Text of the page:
The following is an example of a <rac:RequestedACCombination> element in which the SP is expressing that it desires the resultant <AuthnStatement> to have an Authentication Context that:
represents an authentication event characterized by a mechanism at least as strong as 'password' AND
represents an authentication event characterized by an authentication credential that is not shared by multiple users.
This extension is included in a protocol request message by placing it in the optional <samlp:Extensions> element. Due to existing processing requirements, all extensions are explicitly deemed optional. Therefore, senders SHOULD only include this extension when they can be reasonably confident that the extension will be understood by the recipient.
This extension element MUST NOT be used in conjunction with any protocol message element whose complex type is not derived from the samlp:RequestAbstractType complex types.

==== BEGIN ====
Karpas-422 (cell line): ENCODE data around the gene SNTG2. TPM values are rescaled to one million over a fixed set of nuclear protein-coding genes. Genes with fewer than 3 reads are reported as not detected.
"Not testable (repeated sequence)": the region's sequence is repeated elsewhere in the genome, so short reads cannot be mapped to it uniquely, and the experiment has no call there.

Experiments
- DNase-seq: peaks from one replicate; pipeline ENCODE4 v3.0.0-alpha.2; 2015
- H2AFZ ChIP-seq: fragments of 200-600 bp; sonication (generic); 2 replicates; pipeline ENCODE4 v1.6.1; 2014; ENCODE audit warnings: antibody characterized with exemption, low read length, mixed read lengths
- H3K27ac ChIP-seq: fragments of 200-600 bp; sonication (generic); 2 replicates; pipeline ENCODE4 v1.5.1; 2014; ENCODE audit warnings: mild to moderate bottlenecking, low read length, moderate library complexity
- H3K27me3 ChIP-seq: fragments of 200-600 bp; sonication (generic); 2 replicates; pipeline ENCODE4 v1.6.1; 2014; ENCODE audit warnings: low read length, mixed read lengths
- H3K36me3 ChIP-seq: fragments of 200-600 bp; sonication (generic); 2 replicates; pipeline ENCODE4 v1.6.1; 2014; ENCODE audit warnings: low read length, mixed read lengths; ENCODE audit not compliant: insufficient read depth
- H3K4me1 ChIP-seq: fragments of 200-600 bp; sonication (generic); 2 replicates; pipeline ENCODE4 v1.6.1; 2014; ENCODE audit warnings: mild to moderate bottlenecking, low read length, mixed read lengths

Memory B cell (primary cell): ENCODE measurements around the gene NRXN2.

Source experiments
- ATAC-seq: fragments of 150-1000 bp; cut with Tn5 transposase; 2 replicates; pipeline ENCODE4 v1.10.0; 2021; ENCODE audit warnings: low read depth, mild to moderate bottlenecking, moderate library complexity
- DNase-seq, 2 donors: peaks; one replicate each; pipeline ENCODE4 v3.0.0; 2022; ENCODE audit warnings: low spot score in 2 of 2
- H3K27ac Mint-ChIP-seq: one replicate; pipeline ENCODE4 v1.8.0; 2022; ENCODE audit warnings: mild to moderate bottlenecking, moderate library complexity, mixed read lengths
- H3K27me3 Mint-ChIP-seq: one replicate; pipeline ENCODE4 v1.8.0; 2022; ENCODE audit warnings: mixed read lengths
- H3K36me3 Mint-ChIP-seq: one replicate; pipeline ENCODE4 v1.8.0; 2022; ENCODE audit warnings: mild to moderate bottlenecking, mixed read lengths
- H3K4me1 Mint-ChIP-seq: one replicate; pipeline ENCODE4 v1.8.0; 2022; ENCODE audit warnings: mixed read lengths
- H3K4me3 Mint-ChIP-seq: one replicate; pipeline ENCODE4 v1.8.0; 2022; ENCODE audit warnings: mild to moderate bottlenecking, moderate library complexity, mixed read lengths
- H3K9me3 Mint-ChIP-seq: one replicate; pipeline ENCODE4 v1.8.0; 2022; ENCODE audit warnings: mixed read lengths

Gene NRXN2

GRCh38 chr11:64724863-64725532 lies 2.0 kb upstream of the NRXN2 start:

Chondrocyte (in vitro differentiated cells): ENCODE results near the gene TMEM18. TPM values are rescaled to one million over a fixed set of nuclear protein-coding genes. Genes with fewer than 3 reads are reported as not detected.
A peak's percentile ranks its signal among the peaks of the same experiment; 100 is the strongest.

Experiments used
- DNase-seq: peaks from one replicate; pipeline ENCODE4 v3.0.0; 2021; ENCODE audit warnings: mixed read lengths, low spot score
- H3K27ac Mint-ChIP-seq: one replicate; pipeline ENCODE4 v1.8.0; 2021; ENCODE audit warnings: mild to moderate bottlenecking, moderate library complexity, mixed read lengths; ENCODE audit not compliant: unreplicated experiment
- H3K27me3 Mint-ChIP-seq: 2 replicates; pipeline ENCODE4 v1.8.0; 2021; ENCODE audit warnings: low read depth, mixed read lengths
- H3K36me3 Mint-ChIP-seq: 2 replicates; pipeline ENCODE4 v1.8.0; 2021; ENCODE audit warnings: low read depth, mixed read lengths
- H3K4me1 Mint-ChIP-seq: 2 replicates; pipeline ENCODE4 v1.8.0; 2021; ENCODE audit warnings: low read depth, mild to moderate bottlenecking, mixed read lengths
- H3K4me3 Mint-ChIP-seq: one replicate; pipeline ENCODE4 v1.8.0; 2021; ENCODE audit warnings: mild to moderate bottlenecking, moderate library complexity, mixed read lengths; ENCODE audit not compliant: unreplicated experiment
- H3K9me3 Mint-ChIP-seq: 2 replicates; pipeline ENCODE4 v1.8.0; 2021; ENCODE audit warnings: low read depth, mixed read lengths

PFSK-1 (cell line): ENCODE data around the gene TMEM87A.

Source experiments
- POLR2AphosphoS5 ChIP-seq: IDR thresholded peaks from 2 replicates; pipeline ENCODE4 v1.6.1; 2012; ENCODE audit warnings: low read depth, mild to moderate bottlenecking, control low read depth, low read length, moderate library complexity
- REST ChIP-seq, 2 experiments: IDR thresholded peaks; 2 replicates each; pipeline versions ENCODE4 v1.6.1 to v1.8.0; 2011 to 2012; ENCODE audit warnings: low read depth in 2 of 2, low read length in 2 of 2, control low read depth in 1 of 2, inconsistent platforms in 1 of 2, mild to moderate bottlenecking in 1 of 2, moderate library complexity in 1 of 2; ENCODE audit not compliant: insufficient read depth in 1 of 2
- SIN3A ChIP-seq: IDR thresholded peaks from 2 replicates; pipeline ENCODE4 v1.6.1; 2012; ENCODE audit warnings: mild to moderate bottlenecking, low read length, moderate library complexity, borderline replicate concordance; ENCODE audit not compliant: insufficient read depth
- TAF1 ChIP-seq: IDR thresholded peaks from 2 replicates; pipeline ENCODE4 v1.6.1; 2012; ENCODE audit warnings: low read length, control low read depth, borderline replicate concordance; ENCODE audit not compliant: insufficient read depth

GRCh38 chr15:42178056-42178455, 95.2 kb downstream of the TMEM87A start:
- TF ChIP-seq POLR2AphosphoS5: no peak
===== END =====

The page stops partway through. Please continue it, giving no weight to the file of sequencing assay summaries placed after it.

A sender MUST NOT include more than one <rac:RequestedACCombination> element in a given request message unless additional elements occur as nested children of the top-most extension,
The <rac:RequestedACCombination> extension element MUST NOT be used in a message in which there exists a <samlp:RequestedAuthnContext> element.
A sender MAY specify the logical combination it desires by providing the appropriate URI in the RACComparison attribute. If not specified, it is logically equivalent to the RACComparision attribute being present with a value of urn:oasis:names:tc:SAML:protocol:ext:rac:all.
If a <AuthnRequest> message's <samlp:Extensions> element contains a <rac:RequestedACCombination> element, then a responder that understands the extension MUST fulfill the request (if it does so at all) by issuing a <Response> containing an assertion with at least one <AuthnStatement> element containing an <AuthnContext> element that satisfies the specified Authentication Context in the <rac:RequestedACCombination> extension.